Let’s All Go Down to the Catfights — Again!

One of this blog’s unexpected hits (pow!) has been Let’s All Go Down to the Catfights!. Though published in 2018, this post still generates a lot of interest on a practically daily basis – I knew people liked to spectate women fighting, of course, but I didn’t realize just to which extent. I mean, we have a whole THE TWILIGHT WORLD OF GIRLIE CARTOONS category, it’s not like that post was the only instance of us featuring half-or-entirely-naked women.

I’ve been meaning to do a part 2 for a long time now, gradually accumulating choice material, to finally spring it on you when you least suspect it (yes, that’s me cackling in the corner). When dealing with a potpourri of styles and decades, I usually try to go in chronological order. If this cavalcade through the years demonstrates something, it’s that our tastes haven’t evolved much. Plus ça change

Page from The Last Curtain, illustrated by Sheldon Moldoff and published in Sensation Comics no. 22 (Oct. 1943, All-American/DC).
Page from Condemned Venus!, scripted by ‘Gregory Page’ (who’s probably Ruth Roche), and tastily illustrated by Matt Baker. This story was published in Phantom Lady no. 14, 1947.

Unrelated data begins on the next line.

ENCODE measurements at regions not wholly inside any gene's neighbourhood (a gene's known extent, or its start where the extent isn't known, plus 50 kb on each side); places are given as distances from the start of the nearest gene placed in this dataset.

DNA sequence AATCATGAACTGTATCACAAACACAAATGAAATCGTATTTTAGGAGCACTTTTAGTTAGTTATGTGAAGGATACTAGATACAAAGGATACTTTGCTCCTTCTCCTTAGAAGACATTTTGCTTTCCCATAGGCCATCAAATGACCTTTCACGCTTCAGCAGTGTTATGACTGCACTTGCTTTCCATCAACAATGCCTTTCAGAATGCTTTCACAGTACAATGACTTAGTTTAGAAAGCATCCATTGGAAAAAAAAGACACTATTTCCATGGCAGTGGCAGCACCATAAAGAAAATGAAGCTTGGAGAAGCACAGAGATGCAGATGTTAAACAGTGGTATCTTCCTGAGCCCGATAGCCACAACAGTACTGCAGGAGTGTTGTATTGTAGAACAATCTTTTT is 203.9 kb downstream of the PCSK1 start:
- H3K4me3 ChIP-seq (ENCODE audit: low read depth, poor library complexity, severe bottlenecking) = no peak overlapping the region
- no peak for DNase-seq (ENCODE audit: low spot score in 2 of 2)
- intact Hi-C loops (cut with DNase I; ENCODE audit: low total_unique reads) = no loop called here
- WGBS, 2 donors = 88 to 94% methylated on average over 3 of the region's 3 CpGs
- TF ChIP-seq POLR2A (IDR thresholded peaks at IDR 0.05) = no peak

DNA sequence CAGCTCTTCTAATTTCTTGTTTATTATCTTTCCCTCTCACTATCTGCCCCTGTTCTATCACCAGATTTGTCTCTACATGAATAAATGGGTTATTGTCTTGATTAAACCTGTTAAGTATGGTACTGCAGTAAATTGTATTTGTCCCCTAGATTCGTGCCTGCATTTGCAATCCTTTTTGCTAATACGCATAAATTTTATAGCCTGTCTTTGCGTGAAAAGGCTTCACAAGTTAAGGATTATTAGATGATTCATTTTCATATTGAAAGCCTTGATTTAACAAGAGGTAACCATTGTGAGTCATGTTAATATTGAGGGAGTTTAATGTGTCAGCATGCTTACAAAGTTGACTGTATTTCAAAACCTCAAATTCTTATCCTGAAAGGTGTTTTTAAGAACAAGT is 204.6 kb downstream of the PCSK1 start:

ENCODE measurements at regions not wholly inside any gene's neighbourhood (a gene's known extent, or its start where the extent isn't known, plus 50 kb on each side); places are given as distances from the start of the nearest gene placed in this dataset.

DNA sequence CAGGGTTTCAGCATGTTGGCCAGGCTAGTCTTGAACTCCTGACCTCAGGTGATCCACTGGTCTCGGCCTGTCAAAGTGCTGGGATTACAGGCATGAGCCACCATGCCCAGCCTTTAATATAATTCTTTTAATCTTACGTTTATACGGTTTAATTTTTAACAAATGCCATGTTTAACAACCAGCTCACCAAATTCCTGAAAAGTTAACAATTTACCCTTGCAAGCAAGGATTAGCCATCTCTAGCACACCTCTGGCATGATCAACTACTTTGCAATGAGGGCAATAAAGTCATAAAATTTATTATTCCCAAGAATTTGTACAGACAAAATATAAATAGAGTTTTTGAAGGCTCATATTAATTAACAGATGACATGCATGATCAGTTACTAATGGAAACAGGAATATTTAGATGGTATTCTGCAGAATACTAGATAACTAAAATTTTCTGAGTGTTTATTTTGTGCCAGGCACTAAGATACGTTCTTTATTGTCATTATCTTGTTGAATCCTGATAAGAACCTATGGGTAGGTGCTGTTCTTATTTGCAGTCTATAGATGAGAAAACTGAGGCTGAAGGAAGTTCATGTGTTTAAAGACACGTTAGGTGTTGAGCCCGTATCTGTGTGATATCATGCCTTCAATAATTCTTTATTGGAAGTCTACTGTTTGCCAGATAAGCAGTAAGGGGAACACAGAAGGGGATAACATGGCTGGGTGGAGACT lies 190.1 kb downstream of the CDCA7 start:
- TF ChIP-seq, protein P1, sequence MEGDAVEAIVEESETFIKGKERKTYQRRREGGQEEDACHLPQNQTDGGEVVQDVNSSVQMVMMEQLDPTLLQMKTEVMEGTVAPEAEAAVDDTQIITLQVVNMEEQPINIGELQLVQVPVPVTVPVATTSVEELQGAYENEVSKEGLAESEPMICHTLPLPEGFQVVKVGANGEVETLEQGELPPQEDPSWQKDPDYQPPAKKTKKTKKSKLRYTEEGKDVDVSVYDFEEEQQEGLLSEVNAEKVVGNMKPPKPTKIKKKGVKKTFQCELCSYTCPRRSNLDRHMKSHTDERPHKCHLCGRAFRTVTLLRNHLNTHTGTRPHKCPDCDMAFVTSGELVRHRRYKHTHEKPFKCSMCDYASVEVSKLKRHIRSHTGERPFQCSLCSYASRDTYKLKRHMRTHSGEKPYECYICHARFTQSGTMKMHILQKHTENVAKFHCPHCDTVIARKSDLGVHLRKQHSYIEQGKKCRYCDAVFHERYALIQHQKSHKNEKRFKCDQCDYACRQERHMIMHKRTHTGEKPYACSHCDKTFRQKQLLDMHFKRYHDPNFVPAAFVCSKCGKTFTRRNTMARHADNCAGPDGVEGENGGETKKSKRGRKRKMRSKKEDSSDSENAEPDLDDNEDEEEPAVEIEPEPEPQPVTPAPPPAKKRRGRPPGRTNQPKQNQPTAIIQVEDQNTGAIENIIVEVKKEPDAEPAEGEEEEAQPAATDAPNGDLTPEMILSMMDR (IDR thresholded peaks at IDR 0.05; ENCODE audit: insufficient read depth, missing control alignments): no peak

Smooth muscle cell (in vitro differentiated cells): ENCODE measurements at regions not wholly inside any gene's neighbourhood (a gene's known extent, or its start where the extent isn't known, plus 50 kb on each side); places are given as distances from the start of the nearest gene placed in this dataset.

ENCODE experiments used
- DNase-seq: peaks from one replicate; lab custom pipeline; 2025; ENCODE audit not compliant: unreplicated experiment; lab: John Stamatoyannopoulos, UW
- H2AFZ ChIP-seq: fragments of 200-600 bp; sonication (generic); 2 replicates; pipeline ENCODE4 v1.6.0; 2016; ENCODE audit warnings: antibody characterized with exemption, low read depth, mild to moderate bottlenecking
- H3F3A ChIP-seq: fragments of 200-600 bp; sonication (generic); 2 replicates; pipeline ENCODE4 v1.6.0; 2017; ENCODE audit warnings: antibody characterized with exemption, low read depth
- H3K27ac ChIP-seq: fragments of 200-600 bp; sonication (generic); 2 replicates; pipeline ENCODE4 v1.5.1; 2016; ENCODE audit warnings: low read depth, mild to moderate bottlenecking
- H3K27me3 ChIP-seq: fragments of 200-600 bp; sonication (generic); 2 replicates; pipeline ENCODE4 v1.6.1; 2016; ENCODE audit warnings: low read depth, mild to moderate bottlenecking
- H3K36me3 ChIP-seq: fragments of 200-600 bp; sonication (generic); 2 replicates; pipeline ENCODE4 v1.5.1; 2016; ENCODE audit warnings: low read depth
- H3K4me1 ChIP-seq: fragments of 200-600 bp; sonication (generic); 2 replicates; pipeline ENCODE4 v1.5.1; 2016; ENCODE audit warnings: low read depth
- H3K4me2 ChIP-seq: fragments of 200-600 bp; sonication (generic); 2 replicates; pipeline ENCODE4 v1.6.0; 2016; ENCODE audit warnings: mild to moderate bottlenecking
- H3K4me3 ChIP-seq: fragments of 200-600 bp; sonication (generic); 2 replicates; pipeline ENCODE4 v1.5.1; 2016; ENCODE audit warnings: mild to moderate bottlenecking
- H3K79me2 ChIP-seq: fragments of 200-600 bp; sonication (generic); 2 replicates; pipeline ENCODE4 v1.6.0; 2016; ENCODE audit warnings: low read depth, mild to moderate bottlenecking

Jumbo Comics no. 105 (November 1947), with a cover by Joe Doolin.
Adelita y las Guerrillas no. 73 (1953, Ediciones José G. Cruz). This is a Mexican Western comic series created cartoonist José G. Cruz in 1936, initially published in Paquito magazine. I’m not sure whether here Adelita is fighting her nemesis, Tigresa del Bajio, or just punching around some other woman.

Crimes by women, on women? Read an entertaining overview of this dime comic book published by Fox Features Syndicate on Criminal Element.

Crimes by Women no. 6 (April 1949). Is a cheap frill the same thing as a cheap floozy?
Crimes by Women no. 16 (December 1949). ‘Crime never pays’, they always remind the reader, who’s probably too interested in the catfight to believe it.

For more Golden Age goodies, don’t forget about Here Comes Sally the Sleuth… and There Goes Her Dress! (which I am not including here, as I devoted a whole post to Sally).